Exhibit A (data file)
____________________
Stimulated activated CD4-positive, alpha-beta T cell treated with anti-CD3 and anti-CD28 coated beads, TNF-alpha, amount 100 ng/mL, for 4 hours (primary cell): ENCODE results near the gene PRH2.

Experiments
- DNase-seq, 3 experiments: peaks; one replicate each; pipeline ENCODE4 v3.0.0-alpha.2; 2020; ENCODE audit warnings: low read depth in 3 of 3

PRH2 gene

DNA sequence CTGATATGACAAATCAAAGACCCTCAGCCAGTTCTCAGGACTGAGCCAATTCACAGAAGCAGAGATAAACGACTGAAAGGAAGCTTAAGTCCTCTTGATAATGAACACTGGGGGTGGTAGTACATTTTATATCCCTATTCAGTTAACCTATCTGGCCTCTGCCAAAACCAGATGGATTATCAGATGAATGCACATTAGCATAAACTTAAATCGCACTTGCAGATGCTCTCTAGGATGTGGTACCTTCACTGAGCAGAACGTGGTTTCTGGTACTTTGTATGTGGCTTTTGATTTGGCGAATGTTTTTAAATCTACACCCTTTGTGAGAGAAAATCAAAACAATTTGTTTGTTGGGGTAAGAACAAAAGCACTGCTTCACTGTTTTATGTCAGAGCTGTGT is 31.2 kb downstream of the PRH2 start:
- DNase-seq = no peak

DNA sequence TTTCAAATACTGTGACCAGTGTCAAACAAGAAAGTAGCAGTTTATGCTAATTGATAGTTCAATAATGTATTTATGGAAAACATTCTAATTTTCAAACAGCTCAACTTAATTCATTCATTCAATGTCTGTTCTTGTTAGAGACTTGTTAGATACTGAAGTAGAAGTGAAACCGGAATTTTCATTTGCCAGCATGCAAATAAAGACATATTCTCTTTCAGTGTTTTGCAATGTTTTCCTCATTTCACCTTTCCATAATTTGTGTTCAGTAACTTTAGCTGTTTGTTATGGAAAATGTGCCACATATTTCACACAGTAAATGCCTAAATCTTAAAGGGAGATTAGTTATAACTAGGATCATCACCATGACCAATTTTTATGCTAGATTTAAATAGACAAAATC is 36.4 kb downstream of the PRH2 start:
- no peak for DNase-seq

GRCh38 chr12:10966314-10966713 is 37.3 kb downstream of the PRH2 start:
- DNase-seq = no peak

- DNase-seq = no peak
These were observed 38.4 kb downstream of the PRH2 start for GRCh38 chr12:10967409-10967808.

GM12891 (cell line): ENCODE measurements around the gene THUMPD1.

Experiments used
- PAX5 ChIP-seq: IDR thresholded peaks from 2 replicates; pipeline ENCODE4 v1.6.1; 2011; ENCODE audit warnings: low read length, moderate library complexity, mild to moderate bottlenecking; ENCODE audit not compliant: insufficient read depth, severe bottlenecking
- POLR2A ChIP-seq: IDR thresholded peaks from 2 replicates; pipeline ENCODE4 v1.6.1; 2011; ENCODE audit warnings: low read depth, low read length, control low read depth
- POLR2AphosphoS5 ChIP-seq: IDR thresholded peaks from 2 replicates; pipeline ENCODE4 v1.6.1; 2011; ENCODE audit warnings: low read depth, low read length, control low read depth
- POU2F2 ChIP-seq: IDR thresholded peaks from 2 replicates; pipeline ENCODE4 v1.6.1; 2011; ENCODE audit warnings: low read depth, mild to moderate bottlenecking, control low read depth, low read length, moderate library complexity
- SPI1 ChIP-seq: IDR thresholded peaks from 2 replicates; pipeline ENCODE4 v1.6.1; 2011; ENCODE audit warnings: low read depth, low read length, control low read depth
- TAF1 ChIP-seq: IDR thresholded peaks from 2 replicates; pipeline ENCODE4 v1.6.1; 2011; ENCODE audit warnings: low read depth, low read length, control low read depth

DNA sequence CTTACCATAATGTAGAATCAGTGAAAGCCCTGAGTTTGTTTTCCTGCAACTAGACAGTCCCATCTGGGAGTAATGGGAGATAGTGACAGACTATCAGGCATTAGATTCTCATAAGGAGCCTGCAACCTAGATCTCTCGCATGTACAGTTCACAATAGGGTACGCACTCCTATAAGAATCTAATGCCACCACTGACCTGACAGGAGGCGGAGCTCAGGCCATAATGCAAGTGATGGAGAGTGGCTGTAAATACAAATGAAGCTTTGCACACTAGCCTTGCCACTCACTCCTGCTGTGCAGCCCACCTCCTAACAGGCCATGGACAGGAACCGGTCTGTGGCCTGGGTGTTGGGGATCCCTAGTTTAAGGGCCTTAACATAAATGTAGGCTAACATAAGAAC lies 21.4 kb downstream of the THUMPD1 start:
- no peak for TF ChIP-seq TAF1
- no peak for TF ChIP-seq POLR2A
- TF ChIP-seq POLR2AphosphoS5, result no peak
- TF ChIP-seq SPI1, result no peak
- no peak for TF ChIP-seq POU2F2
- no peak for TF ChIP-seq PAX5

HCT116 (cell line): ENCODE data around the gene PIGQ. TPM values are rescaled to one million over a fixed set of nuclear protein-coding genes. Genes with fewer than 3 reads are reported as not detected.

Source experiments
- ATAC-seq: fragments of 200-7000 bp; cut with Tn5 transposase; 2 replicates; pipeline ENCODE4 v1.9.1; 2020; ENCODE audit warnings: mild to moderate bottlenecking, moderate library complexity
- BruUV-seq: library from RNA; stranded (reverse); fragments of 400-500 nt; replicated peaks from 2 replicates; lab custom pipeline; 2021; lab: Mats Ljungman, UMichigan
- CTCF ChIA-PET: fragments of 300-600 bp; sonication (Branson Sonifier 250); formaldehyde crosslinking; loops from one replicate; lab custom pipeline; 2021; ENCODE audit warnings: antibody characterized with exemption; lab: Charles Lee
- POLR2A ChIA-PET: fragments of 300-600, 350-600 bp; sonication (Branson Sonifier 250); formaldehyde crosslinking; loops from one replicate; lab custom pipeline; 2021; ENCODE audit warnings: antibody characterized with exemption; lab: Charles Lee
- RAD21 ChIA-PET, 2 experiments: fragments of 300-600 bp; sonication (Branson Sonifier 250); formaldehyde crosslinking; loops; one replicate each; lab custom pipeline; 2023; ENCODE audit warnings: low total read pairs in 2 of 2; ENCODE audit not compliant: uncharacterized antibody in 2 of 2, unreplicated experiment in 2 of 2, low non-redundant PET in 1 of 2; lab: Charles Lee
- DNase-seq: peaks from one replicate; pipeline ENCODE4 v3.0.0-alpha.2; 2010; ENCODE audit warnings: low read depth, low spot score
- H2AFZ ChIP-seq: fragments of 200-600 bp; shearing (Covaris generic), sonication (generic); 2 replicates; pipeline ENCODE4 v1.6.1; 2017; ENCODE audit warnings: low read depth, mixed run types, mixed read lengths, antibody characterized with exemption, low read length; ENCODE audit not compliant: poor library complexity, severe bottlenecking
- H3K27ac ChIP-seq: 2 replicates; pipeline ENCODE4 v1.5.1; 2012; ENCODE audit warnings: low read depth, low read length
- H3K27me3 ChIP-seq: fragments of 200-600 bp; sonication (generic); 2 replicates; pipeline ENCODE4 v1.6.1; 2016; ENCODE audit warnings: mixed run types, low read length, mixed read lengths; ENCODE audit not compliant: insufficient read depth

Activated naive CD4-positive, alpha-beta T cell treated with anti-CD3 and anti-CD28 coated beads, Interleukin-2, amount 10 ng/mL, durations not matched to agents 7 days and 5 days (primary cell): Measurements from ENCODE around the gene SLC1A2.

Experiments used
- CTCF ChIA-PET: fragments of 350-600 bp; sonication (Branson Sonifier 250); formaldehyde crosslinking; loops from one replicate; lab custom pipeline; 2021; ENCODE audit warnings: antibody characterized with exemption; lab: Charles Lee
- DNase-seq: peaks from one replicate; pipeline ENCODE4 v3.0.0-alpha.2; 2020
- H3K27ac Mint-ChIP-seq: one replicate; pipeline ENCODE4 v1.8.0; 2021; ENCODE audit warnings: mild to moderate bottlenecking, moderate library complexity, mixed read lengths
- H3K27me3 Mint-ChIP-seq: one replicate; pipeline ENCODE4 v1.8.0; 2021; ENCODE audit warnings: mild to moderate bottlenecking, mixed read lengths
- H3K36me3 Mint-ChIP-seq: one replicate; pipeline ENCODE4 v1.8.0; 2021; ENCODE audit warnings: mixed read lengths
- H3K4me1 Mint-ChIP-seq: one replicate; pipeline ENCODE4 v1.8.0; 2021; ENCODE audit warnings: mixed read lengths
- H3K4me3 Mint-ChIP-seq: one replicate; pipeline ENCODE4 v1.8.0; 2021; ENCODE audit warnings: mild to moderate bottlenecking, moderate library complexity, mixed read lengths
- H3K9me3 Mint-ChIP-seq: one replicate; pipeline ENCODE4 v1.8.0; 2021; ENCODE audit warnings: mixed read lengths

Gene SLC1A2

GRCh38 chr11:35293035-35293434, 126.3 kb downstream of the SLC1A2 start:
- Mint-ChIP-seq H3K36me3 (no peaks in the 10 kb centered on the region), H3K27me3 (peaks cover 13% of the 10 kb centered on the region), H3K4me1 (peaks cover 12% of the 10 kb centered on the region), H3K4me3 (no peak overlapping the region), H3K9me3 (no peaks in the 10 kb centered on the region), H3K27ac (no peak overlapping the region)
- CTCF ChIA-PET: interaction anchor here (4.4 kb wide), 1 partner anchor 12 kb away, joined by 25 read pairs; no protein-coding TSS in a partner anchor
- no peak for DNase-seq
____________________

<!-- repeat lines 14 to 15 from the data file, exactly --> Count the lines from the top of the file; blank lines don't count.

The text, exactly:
Experiments used
- PAX5 ChIP-seq: IDR thresholded peaks from 2 replicates; pipeline ENCODE4 v1.6.1; 2011; ENCODE audit warnings: low read length, moderate library complexity, mild to moderate bottlenecking; ENCODE audit not compliant: insufficient read depth, severe bottlenecking